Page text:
Friday, September 23, 2016

Today In Blues History September 23

Today in Blues History

September 23

On this date in 1907, boogie woogie pianist Albert Ammons was born in Chicago, IL. In 1924 he met back up with boyhood friend Meade Lux Lewis. Soon the two players began working as a team, performing at club parties. Ammons started his own band at the Club DeLisa in 1934 and remained at the club for the next two years. During that time he played with a five piece unit that included Guy Kelly, Dalbert Bright, Jimmy Hoskins, and Israel Crosby. Ammons also recorded as Albert Ammons's Rhythm Kings for Decca Records in 1936. The Rhythm Kings' version of Swanee River Boogie sold a million copies.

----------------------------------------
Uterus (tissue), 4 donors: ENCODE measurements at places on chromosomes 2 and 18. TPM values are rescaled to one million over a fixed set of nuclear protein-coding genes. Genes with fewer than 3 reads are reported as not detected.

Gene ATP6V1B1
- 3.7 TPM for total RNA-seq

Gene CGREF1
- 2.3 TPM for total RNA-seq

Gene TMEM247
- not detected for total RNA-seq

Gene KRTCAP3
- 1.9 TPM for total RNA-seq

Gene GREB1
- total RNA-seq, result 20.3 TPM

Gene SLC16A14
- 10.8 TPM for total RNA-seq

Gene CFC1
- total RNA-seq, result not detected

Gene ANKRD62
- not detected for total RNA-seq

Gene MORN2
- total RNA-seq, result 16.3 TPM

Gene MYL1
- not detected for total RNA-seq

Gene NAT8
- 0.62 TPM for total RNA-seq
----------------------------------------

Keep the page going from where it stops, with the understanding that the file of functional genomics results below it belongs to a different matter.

Also on this date in 1930, Ray Charles Robinson who would gain fame as Ray Charles was born in Albany, Georgia.  An American singer, songwriter, musician, and composer, among friends and fellow musicians he preferred being called "Brother Ray." He was often referred to as "The Genius". Charles was blind from the age of seven. He pioneered the genre of soul music during the 1950s by combining blues, rhythm and blues, and gospel styles into the music he recorded for Atlantic Records. He also contributed to the integration of country and rhythm and blues and pop music during the 1960s with his crossover success on ABC Records, most notably with his two Modern Sounds albums. While he was with ABC, Charles became one of the first African-American musicians to be granted artistic control by a mainstream record company. Charles cited Nat King Cole as a primary influence, but his music was also influenced by country, jazz, blues, and rhythm and blues artists of the day, including Louis Jordan and Charles Brown. In the late forties he became friends with Quincy Jones, to whom he learned the ropes of arranging jazz music. Their friendship would last till the end.